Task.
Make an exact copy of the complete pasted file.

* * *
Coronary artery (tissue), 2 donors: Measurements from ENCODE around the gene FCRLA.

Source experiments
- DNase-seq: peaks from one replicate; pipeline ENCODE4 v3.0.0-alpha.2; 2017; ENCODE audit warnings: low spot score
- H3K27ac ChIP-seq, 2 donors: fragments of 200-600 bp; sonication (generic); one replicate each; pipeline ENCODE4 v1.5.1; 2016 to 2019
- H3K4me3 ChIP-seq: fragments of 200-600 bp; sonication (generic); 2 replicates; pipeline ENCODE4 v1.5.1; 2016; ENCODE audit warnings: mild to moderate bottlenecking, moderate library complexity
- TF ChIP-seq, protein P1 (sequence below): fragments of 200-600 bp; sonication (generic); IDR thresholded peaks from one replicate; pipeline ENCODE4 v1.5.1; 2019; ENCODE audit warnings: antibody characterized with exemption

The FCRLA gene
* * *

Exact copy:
Coronary artery (tissue), 2 donors: Measurements from ENCODE around the gene FCRLA.

Source experiments
- DNase-seq: peaks from one replicate; pipeline ENCODE4 v3.0.0-alpha.2; 2017; ENCODE audit warnings: low spot score
- H3K27ac ChIP-seq, 2 donors: fragments of 200-600 bp; sonication (generic); one replicate each; pipeline ENCODE4 v1.5.1; 2016 to 2019
- H3K4me3 ChIP-seq: fragments of 200-600 bp; sonication (generic); 2 replicates; pipeline ENCODE4 v1.5.1; 2016; ENCODE audit warnings: mild to moderate bottlenecking, moderate library complexity
- TF ChIP-seq, protein P1 (sequence below): fragments of 200-600 bp; sonication (generic); IDR thresholded peaks from one replicate; pipeline ENCODE4 v1.5.1; 2019; ENCODE audit warnings: antibody characterized with exemption

The FCRLA gene